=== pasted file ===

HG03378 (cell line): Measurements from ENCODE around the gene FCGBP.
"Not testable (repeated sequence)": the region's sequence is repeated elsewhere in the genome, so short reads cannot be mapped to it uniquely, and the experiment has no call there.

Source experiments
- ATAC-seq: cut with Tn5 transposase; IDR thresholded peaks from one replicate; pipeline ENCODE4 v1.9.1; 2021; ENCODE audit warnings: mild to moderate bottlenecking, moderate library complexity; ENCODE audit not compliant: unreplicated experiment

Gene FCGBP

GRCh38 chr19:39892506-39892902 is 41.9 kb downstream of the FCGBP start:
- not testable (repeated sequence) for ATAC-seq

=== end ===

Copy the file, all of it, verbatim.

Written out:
HG03378 (cell line): Measurements from ENCODE around the gene FCGBP.
"Not testable (repeated sequence)": the region's sequence is repeated elsewhere in the genome, so short reads cannot be mapped to it uniquely, and the experiment has no call there.

Source experiments
- ATAC-seq: cut with Tn5 transposase; IDR thresholded peaks from one replicate; pipeline ENCODE4 v1.9.1; 2021; ENCODE audit warnings: mild to moderate bottlenecking, moderate library complexity; ENCODE audit not compliant: unreplicated experiment

Gene FCGBP

GRCh38 chr19:39892506-39892902 is 41.9 kb downstream of the FCGBP start:
- not testable (repeated sequence) for ATAC-seq